Frank had the illusion … that when he made his poems he was changed in making them, that arriving at the order the poem suddenly arrived at out of the chaos of the materials the poem let enter itself out of the chaos of life, consciousness then, only then could know itself.
His poems "cruelly replaced his past," and "finally they were all he knew of it though he knew they were not, everything else was shards refusing to make a pattern." In fact, "at the second of writing," he could not differentiate between "the universe of one of his poems" and "what seemed his own universe." After time, the poem came to "disgust … him a little," and that allowed him to write once again.
Many of the poems employ "as building blocks" bits and pieces of translations by other writers, redacted passages from various sources, and "a 'found' poem carved out of anonymously-published prose," as the author's "Note" informs us. If the purloined title of "Borges and I" points toward one of Bidart's concerns in this volume, another is indicated in "The Return," a free borrowing and reworking from Tacitus' Annals. In this piece, curiously objective in its narrative stance, we read the story of a Roman commander who, returning to a site where "the savage Germans / sacrificed the tribunes and chief centurions" from an earlier sortie, decides "to bury the dead men's bones of three whole legions." The reactions back in Rome are mixed but not positive:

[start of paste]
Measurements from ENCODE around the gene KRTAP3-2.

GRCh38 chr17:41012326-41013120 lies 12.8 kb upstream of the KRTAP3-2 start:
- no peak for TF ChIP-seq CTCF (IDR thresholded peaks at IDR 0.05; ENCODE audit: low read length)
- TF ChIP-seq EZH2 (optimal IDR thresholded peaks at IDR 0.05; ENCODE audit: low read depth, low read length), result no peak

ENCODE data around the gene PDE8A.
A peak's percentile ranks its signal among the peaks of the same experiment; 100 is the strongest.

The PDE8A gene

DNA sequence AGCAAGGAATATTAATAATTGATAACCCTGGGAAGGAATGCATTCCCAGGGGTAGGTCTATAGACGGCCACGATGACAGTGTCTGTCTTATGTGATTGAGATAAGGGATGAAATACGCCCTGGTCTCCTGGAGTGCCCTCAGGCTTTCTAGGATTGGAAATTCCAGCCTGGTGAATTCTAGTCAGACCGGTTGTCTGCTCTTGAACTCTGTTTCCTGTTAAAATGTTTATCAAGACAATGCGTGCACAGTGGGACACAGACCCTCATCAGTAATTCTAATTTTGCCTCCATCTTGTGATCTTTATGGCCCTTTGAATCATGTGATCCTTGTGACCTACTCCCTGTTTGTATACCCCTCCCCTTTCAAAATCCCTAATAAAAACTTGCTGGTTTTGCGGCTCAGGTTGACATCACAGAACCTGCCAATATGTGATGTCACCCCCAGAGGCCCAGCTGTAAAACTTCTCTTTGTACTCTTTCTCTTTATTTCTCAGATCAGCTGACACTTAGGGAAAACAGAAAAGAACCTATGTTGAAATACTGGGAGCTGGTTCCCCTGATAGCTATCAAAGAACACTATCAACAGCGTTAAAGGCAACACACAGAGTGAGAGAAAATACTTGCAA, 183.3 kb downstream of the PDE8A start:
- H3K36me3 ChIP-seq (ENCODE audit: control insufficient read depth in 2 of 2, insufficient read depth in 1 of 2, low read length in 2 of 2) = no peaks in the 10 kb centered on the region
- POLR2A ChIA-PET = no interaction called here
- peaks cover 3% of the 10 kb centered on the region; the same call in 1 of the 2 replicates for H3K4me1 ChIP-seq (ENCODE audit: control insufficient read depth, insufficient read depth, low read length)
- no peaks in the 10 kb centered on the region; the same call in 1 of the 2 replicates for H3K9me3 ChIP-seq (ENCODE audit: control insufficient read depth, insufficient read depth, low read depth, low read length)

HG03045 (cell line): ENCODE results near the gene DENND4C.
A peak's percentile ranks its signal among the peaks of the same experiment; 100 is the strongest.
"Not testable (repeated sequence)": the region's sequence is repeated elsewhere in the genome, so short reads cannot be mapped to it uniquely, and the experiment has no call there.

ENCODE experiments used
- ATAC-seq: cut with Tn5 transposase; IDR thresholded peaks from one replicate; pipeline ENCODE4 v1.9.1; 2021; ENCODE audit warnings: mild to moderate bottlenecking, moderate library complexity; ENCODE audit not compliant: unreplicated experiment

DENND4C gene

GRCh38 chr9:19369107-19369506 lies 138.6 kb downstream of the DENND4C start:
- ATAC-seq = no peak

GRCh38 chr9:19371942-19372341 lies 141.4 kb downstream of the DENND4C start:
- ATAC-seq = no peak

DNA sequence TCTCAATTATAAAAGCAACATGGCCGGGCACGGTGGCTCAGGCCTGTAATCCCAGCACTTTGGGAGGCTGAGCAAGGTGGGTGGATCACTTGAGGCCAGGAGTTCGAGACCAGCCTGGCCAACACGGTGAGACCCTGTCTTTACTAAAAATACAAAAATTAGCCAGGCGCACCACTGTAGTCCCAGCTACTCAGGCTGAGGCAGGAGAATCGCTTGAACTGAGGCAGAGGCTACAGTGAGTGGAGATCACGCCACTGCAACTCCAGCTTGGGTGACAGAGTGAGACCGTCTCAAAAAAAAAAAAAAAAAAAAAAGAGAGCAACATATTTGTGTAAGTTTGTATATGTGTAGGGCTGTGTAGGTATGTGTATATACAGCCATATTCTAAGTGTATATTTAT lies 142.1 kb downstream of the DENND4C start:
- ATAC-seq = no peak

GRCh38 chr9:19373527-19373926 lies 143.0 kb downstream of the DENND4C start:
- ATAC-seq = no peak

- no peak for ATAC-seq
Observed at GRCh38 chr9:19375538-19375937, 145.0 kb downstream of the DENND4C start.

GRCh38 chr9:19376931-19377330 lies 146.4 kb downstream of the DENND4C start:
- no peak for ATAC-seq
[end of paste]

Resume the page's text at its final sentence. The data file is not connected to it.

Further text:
Cynics whispered that thus the cunning Stale
enslaves us to its failures and its fate.—